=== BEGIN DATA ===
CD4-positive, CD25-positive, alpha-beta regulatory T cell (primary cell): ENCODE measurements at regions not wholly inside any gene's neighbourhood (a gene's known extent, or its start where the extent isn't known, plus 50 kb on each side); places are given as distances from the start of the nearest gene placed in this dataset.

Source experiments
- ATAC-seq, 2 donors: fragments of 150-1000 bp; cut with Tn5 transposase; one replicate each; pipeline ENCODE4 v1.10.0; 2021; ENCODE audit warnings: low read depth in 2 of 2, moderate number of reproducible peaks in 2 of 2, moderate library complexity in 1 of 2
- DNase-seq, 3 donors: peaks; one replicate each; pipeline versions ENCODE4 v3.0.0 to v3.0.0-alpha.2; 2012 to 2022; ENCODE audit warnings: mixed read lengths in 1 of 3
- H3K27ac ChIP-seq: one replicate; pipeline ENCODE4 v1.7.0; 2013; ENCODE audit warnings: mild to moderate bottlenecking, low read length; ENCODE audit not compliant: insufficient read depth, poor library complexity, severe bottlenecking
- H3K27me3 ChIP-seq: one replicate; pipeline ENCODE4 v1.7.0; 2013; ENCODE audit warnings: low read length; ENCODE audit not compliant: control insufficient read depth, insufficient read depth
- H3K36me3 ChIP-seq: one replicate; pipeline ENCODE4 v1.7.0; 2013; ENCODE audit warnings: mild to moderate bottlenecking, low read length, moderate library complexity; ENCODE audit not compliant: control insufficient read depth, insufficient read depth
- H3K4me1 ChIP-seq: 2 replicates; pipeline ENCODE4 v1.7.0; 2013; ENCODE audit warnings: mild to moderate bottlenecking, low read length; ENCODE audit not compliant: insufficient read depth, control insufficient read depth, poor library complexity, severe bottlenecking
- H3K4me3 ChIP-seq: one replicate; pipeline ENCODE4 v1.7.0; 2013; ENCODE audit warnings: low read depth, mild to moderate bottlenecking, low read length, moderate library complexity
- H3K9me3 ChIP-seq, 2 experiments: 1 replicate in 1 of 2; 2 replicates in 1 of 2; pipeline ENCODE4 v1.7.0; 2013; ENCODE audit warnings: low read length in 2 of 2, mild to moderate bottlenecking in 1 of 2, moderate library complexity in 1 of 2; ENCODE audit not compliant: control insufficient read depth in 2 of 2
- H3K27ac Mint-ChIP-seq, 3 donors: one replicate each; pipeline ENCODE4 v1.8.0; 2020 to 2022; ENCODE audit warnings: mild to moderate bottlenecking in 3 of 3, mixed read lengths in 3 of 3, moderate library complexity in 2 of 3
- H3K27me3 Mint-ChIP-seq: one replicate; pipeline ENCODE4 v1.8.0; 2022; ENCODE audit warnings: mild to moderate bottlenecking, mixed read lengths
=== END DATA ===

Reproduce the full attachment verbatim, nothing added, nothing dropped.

CD4-positive, CD25-positive, alpha-beta regulatory T cell (primary cell): ENCODE measurements at regions not wholly inside any gene's neighbourhood (a gene's known extent, or its start where the extent isn't known, plus 50 kb on each side); places are given as distances from the start of the nearest gene placed in this dataset.

Source experiments
- ATAC-seq, 2 donors: fragments of 150-1000 bp; cut with Tn5 transposase; one replicate each; pipeline ENCODE4 v1.10.0; 2021; ENCODE audit warnings: low read depth in 2 of 2, moderate number of reproducible peaks in 2 of 2, moderate library complexity in 1 of 2
- DNase-seq, 3 donors: peaks; one replicate each; pipeline versions ENCODE4 v3.0.0 to v3.0.0-alpha.2; 2012 to 2022; ENCODE audit warnings: mixed read lengths in 1 of 3
- H3K27ac ChIP-seq: one replicate; pipeline ENCODE4 v1.7.0; 2013; ENCODE audit warnings: mild to moderate bottlenecking, low read length; ENCODE audit not compliant: insufficient read depth, poor library complexity, severe bottlenecking
- H3K27me3 ChIP-seq: one replicate; pipeline ENCODE4 v1.7.0; 2013; ENCODE audit warnings: low read length; ENCODE audit not compliant: control insufficient read depth, insufficient read depth
- H3K36me3 ChIP-seq: one replicate; pipeline ENCODE4 v1.7.0; 2013; ENCODE audit warnings: mild to moderate bottlenecking, low read length, moderate library complexity; ENCODE audit not compliant: control insufficient read depth, insufficient read depth
- H3K4me1 ChIP-seq: 2 replicates; pipeline ENCODE4 v1.7.0; 2013; ENCODE audit warnings: mild to moderate bottlenecking, low read length; ENCODE audit not compliant: insufficient read depth, control insufficient read depth, poor library complexity, severe bottlenecking
- H3K4me3 ChIP-seq: one replicate; pipeline ENCODE4 v1.7.0; 2013; ENCODE audit warnings: low read depth, mild to moderate bottlenecking, low read length, moderate library complexity
- H3K9me3 ChIP-seq, 2 experiments: 1 replicate in 1 of 2; 2 replicates in 1 of 2; pipeline ENCODE4 v1.7.0; 2013; ENCODE audit warnings: low read length in 2 of 2, mild to moderate bottlenecking in 1 of 2, moderate library complexity in 1 of 2; ENCODE audit not compliant: control insufficient read depth in 2 of 2
- H3K27ac Mint-ChIP-seq, 3 donors: one replicate each; pipeline ENCODE4 v1.8.0; 2020 to 2022; ENCODE audit warnings: mild to moderate bottlenecking in 3 of 3, mixed read lengths in 3 of 3, moderate library complexity in 2 of 3
- H3K27me3 Mint-ChIP-seq: one replicate; pipeline ENCODE4 v1.8.0; 2022; ENCODE audit warnings: mild to moderate bottlenecking, mixed read lengths